UK insurance groups history

When the group system was established over 40 years ago, cars were classified in just nine insurance groups. In 1992, this was increased to 20, but with ever-increasing diversity in the new car market, the current 50-group system was introduced in 2006.

Vehicles from the 10 years prior to the new system being introduced – 1996 or later – are classified according to the same 50 groups as new cars are today. For cars built before 1996, premiums are calculated based on an insurer's own experience.

What do insurance groups mean to me?

Broadly speaking, the higher the insurance group, the more expensive insurance will be. You can check out the cheapest cars to insure here - these are all cars with a rating in group 1-3, so should be affordable to insure.

However, it’s not quite as simple as that. Insurers aren’t bound to follow the ABI guidelines that Thatcham sets, and will use their own judgement and experience to decide how much to charge customers. For example, a stereotypical ‘boy racer’ car will attract a higher premium than one that’s more staid and sensible – even though the two vehicles might be in the same insurance group.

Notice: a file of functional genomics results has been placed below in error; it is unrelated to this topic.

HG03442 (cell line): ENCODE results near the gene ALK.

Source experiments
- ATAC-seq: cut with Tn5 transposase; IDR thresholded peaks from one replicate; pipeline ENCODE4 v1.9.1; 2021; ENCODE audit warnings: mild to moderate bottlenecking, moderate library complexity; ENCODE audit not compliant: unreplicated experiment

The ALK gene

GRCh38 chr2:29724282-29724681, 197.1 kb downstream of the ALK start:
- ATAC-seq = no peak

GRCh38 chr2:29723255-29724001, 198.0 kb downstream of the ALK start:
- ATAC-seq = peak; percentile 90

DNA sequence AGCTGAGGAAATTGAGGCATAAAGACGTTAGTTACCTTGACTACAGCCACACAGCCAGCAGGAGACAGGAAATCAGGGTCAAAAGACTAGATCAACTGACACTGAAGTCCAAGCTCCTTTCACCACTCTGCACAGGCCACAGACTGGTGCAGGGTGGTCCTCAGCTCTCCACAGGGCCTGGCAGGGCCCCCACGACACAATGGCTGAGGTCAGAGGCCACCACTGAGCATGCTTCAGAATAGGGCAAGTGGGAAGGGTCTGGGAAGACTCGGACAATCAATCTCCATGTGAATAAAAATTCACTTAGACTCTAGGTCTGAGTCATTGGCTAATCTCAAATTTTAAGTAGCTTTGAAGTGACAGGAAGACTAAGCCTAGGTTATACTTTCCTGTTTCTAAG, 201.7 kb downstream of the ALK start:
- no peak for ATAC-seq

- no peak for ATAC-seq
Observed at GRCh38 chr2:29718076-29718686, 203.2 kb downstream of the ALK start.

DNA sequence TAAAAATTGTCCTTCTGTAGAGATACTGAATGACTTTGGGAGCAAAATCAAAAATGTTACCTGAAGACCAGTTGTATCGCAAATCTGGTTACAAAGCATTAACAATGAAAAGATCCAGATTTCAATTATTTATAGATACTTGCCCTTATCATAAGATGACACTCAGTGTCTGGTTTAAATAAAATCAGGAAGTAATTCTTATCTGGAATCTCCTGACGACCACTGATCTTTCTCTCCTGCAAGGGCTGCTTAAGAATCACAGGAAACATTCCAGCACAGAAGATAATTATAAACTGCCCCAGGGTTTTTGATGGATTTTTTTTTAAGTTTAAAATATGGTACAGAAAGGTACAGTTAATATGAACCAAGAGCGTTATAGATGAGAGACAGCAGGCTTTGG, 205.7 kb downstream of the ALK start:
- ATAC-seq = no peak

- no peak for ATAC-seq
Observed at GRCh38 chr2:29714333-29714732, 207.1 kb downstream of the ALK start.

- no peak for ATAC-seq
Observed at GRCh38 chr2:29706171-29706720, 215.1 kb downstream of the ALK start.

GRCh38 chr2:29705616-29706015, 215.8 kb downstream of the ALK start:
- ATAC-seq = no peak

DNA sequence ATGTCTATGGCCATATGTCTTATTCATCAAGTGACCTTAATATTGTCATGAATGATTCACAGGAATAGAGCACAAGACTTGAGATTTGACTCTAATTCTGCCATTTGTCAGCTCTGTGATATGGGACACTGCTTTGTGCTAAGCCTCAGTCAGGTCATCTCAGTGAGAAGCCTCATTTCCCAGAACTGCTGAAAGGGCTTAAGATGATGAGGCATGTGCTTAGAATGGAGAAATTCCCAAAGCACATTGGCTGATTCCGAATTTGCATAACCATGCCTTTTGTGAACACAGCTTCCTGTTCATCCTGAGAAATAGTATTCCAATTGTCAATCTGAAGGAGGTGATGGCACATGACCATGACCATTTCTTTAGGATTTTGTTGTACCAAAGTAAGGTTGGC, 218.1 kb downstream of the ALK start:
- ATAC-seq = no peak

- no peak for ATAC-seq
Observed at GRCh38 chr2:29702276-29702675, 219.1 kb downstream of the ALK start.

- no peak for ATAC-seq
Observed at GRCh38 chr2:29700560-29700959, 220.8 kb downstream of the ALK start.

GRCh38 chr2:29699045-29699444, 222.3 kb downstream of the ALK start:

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This can hit young drivers especially hard - the few cars that a 17-year-old can afford to buy and run will have their insurance costs pushed up even further as the insurer will have past experience with these cars being involved in collisions.

That's why it’s important that insurance groups aren’t the only factor when choosing a new car. Be sure to obtain actual insurance quotes rather than simply comparing on insurance group - you might be surprised how much two similar cars can differ on insurance costs. And of course, research heavily. It could be worth taking a small hit in terms of insurance cost for a car that will save money elsewhere - with excellent fuel economy, for example.

How much do you consider insurance cost before choosing a car? Let us know in the comments below...